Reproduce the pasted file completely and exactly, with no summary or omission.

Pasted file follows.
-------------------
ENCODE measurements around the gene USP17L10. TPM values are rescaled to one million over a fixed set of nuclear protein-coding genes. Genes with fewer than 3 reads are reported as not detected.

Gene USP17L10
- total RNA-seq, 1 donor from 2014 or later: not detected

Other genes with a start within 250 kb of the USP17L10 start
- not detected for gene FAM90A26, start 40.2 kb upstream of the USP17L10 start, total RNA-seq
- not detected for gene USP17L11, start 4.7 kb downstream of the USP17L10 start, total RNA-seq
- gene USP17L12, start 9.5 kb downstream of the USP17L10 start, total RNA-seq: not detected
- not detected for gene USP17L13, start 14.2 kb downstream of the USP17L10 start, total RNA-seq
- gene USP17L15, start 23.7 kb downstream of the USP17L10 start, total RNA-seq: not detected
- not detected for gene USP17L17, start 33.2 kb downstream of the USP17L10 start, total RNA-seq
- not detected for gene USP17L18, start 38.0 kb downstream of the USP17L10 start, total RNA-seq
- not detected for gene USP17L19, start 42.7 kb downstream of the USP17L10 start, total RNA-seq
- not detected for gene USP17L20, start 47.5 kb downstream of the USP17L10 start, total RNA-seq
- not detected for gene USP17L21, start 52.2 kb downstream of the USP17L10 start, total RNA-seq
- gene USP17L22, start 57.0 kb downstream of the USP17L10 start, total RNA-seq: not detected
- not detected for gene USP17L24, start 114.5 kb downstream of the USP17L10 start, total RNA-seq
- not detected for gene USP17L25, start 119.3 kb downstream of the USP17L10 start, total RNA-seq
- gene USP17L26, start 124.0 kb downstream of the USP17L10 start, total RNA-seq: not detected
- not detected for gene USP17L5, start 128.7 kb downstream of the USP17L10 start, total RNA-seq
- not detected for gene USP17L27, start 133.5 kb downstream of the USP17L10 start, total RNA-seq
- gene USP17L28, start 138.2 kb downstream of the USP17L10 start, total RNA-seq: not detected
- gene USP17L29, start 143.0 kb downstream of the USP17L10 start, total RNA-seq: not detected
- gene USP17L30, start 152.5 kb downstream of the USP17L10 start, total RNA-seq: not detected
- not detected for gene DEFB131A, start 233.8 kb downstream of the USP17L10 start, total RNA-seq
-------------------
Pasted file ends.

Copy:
ENCODE measurements around the gene USP17L10. TPM values are rescaled to one million over a fixed set of nuclear protein-coding genes. Genes with fewer than 3 reads are reported as not detected.

Gene USP17L10
- total RNA-seq, 1 donor from 2014 or later: not detected

Other genes with a start within 250 kb of the USP17L10 start
- not detected for gene FAM90A26, start 40.2 kb upstream of the USP17L10 start, total RNA-seq
- not detected for gene USP17L11, start 4.7 kb downstream of the USP17L10 start, total RNA-seq
- gene USP17L12, start 9.5 kb downstream of the USP17L10 start, total RNA-seq: not detected
- not detected for gene USP17L13, start 14.2 kb downstream of the USP17L10 start, total RNA-seq
- gene USP17L15, start 23.7 kb downstream of the USP17L10 start, total RNA-seq: not detected
- not detected for gene USP17L17, start 33.2 kb downstream of the USP17L10 start, total RNA-seq
- not detected for gene USP17L18, start 38.0 kb downstream of the USP17L10 start, total RNA-seq
- not detected for gene USP17L19, start 42.7 kb downstream of the USP17L10 start, total RNA-seq
- not detected for gene USP17L20, start 47.5 kb downstream of the USP17L10 start, total RNA-seq
- not detected for gene USP17L21, start 52.2 kb downstream of the USP17L10 start, total RNA-seq
- gene USP17L22, start 57.0 kb downstream of the USP17L10 start, total RNA-seq: not detected
- not detected for gene USP17L24, start 114.5 kb downstream of the USP17L10 start, total RNA-seq
- not detected for gene USP17L25, start 119.3 kb downstream of the USP17L10 start, total RNA-seq
- gene USP17L26, start 124.0 kb downstream of the USP17L10 start, total RNA-seq: not detected
- not detected for gene USP17L5, start 128.7 kb downstream of the USP17L10 start, total RNA-seq
- not detected for gene USP17L27, start 133.5 kb downstream of the USP17L10 start, total RNA-seq
- gene USP17L28, start 138.2 kb downstream of the USP17L10 start, total RNA-seq: not detected
- gene USP17L29, start 143.0 kb downstream of the USP17L10 start, total RNA-seq: not detected
- gene USP17L30, start 152.5 kb downstream of the USP17L10 start, total RNA-seq: not detected
- not detected for gene DEFB131A, start 233.8 kb downstream of the USP17L10 start, total RNA-seq